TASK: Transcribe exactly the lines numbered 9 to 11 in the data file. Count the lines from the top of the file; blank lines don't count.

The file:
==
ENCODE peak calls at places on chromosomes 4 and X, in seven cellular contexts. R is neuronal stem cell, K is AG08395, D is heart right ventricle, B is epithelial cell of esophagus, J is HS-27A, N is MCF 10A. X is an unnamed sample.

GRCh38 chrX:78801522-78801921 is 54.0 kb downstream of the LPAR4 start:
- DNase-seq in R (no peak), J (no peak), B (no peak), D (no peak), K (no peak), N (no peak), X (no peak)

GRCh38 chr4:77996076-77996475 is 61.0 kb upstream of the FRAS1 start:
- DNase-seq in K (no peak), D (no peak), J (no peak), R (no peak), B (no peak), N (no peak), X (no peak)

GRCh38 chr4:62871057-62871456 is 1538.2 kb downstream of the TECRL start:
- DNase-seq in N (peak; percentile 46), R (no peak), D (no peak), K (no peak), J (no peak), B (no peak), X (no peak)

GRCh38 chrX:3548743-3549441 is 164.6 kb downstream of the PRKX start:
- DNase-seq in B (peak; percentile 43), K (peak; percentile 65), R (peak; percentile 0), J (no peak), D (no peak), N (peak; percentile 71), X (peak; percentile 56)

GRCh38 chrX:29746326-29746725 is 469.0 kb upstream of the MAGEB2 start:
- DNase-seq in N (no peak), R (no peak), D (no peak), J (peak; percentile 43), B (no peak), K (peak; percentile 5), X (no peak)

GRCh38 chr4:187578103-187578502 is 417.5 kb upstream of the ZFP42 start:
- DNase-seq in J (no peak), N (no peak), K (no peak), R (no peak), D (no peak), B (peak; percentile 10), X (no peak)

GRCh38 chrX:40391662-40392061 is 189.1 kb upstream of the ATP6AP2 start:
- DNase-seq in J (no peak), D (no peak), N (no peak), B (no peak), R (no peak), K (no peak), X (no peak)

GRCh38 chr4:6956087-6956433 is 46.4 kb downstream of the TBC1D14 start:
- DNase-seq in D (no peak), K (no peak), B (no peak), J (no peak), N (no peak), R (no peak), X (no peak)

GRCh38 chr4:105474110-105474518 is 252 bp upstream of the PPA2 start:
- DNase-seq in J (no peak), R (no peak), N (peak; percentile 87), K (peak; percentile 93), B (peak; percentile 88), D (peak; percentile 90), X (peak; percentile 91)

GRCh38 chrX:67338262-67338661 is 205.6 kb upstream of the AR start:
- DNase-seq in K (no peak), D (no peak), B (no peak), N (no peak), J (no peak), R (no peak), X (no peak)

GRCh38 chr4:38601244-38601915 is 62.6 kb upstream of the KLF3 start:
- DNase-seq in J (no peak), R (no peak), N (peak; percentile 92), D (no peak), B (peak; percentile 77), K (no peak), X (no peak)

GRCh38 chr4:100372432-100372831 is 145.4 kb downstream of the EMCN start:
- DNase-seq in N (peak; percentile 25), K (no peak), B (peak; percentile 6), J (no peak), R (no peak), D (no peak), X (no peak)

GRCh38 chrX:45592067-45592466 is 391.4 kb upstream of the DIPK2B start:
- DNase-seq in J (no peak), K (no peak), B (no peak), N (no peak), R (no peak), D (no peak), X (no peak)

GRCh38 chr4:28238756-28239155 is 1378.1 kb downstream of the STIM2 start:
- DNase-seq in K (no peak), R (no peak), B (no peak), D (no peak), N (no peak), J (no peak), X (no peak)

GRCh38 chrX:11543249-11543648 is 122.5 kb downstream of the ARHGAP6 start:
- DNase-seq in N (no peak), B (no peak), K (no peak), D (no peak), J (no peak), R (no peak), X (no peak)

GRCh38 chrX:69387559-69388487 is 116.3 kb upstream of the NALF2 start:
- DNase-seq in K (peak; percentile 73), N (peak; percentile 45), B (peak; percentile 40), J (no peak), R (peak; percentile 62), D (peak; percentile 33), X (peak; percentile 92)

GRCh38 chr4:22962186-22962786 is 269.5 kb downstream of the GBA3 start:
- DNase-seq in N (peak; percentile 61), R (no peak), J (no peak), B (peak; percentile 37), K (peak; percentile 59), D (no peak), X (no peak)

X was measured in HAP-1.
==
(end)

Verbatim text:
- DNase-seq in B (peak; percentile 43), K (peak; percentile 65), R (peak; percentile 0), J (no peak), D (no peak), N (peak; percentile 71), X (peak; percentile 56)

GRCh38 chrX:29746326-29746725 is 469.0 kb upstream of the MAGEB2 start:
- DNase-seq in N (no peak), R (no peak), D (no peak), J (peak; percentile 43), B (no peak), K (peak; percentile 5), X (no peak)